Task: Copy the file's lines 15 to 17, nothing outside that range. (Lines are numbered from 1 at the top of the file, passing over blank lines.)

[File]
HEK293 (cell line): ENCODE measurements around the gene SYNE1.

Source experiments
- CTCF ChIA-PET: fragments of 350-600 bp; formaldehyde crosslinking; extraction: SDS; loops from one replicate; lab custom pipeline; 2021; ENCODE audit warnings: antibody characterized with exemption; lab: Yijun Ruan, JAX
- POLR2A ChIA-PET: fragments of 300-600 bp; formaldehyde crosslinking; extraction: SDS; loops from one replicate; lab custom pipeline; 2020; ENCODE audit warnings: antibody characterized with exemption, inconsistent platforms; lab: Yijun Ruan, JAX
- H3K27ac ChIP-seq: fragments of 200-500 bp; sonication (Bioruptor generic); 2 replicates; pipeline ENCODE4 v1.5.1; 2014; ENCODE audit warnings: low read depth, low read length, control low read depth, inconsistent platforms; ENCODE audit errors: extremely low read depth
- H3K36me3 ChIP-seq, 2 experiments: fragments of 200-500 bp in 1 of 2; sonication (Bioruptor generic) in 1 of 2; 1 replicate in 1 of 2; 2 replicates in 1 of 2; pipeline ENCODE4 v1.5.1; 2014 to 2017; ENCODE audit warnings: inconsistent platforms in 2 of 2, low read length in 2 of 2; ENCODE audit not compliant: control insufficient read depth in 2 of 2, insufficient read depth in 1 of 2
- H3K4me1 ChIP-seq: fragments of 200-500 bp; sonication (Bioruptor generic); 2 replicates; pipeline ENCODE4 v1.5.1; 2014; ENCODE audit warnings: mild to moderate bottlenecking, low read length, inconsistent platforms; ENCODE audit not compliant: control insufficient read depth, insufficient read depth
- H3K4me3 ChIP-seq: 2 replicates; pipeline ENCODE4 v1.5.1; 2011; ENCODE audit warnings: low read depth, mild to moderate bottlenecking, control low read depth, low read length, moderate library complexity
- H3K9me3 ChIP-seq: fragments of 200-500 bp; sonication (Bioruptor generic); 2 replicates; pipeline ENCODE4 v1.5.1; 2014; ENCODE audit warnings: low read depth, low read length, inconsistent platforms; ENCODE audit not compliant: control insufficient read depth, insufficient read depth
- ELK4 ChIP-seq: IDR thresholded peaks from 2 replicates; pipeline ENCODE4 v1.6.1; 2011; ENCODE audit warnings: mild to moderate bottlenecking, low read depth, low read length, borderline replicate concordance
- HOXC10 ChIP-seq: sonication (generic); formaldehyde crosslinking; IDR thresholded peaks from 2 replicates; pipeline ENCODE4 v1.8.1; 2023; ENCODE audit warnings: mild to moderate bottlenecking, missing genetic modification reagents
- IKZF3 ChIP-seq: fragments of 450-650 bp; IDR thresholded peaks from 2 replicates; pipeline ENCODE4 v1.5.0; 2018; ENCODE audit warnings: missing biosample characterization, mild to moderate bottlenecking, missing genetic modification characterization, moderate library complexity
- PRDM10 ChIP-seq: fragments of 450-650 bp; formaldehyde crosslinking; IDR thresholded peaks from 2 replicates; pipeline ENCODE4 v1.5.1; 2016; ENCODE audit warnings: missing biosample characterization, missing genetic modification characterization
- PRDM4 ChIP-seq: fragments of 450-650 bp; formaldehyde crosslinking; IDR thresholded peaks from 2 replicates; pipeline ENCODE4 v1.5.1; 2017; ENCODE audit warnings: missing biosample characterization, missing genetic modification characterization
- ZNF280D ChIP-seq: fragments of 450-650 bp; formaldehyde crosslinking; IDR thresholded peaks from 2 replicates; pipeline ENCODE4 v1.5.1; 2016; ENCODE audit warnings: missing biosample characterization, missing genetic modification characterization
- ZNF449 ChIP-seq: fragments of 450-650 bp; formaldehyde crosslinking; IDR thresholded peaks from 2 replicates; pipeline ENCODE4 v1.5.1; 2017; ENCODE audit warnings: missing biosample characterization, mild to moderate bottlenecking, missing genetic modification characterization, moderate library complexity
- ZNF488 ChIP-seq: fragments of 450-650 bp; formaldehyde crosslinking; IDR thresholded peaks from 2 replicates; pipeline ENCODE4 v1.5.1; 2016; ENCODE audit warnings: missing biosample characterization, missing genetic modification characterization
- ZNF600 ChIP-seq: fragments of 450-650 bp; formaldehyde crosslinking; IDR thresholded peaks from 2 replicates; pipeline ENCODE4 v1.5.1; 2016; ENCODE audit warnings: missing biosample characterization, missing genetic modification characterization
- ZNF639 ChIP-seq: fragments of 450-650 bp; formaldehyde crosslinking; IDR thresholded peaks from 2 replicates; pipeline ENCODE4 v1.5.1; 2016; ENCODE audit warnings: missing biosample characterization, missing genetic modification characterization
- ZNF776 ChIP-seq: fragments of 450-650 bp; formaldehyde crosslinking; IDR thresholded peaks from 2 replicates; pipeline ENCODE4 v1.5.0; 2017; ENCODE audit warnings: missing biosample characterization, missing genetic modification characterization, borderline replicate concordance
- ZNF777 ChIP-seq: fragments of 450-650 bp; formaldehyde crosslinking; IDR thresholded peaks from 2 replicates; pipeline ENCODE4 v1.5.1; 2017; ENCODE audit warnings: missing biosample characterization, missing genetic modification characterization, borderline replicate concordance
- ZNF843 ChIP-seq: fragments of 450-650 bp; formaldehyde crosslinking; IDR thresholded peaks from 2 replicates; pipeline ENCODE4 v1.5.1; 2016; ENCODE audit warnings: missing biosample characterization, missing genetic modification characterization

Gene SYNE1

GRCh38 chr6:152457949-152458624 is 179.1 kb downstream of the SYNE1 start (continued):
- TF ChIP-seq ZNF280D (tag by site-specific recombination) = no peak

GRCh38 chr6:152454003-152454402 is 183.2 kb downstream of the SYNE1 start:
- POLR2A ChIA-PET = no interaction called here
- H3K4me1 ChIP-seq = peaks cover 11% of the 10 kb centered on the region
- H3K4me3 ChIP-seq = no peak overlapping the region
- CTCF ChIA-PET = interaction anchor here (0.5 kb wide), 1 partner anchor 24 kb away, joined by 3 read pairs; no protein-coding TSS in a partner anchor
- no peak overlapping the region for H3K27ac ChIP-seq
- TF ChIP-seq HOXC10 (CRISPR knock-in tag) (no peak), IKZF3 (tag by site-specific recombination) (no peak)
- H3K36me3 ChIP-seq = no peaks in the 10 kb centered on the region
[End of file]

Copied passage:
- ZNF280D ChIP-seq: fragments of 450-650 bp; formaldehyde crosslinking; IDR thresholded peaks from 2 replicates; pipeline ENCODE4 v1.5.1; 2016; ENCODE audit warnings: missing biosample characterization, missing genetic modification characterization
- ZNF449 ChIP-seq: fragments of 450-650 bp; formaldehyde crosslinking; IDR thresholded peaks from 2 replicates; pipeline ENCODE4 v1.5.1; 2017; ENCODE audit warnings: missing biosample characterization, mild to moderate bottlenecking, missing genetic modification characterization, moderate library complexity
- ZNF488 ChIP-seq: fragments of 450-650 bp; formaldehyde crosslinking; IDR thresholded peaks from 2 replicates; pipeline ENCODE4 v1.5.1; 2016; ENCODE audit warnings: missing biosample characterization, missing genetic modification characterization